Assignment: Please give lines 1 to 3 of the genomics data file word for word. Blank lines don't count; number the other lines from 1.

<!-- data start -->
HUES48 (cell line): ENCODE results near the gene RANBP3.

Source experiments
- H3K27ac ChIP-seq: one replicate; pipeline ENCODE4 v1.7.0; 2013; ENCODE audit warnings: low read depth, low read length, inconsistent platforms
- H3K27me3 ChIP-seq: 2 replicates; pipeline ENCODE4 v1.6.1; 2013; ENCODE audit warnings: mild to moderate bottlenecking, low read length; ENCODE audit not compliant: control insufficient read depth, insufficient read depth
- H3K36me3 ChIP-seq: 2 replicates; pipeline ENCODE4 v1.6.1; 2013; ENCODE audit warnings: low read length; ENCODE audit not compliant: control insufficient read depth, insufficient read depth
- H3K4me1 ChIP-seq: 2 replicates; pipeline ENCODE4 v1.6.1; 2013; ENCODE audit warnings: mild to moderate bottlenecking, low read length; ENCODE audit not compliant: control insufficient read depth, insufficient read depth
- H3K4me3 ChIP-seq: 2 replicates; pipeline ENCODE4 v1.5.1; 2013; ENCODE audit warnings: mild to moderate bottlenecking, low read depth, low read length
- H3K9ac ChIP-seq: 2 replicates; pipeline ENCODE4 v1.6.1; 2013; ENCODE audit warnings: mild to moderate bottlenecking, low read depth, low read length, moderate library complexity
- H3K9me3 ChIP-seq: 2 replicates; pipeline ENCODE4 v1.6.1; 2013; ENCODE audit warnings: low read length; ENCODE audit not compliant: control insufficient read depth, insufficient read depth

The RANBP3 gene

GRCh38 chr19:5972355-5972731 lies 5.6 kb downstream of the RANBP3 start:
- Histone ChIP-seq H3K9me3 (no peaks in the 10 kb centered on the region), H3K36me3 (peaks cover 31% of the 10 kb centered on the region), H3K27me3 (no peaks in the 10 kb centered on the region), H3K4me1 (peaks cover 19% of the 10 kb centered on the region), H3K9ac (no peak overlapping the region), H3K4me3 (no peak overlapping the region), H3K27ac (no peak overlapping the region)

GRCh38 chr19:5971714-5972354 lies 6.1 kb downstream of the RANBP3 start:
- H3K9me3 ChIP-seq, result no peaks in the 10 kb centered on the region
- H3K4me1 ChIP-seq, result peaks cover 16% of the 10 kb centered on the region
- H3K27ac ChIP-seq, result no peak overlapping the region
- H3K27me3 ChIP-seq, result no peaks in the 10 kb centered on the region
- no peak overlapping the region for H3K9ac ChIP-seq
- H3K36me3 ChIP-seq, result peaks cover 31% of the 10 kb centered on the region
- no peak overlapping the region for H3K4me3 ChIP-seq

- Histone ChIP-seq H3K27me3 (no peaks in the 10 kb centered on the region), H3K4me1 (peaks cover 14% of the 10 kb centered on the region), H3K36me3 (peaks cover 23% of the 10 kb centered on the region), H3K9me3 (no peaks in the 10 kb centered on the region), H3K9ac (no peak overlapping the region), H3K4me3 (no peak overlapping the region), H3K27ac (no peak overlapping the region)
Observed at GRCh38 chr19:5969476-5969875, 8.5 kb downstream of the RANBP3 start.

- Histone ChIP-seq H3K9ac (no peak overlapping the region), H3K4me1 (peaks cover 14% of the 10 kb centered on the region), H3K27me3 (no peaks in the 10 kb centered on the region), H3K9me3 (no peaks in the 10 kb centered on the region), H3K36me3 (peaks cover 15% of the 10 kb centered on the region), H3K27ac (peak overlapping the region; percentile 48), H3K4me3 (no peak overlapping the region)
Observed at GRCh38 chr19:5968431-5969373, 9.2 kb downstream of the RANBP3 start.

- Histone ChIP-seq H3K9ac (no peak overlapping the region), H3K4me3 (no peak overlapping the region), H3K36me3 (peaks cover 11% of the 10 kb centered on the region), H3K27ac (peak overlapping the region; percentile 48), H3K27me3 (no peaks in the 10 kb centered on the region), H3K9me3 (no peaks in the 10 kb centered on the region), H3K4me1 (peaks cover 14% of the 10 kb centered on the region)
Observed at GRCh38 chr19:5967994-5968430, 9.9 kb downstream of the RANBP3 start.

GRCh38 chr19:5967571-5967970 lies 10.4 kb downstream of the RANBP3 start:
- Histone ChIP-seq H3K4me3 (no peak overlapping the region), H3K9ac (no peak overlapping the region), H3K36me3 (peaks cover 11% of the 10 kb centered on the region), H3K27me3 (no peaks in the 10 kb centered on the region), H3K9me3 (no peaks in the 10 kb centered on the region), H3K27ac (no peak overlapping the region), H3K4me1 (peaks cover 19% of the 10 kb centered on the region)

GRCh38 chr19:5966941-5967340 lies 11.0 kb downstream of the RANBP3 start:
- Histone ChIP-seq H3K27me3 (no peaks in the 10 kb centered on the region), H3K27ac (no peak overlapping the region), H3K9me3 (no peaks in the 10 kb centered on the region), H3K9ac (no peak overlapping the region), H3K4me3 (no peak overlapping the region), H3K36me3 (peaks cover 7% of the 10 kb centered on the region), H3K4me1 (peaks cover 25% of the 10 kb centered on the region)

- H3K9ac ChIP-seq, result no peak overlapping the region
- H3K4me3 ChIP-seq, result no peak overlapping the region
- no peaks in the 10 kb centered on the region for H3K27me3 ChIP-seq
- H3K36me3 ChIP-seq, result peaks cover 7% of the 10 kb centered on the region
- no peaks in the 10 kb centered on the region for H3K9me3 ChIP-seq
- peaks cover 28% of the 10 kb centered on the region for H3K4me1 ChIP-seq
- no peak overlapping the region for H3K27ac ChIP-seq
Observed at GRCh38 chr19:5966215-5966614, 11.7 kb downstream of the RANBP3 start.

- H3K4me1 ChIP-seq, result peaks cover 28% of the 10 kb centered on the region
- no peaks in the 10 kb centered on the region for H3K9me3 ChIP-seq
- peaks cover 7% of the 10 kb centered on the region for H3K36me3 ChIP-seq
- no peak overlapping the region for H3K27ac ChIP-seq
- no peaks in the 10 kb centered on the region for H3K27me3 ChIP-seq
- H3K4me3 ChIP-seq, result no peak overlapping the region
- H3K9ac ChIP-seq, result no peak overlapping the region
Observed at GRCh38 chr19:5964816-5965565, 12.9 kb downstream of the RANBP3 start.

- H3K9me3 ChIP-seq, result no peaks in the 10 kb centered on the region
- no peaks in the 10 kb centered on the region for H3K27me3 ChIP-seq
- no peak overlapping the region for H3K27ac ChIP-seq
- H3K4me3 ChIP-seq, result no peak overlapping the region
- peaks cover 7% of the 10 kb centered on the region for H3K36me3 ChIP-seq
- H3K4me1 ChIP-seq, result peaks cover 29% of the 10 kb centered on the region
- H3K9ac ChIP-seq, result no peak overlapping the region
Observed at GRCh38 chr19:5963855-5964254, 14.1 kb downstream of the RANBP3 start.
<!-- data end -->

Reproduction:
HUES48 (cell line): ENCODE results near the gene RANBP3.

Source experiments
- H3K27ac ChIP-seq: one replicate; pipeline ENCODE4 v1.7.0; 2013; ENCODE audit warnings: low read depth, low read length, inconsistent platforms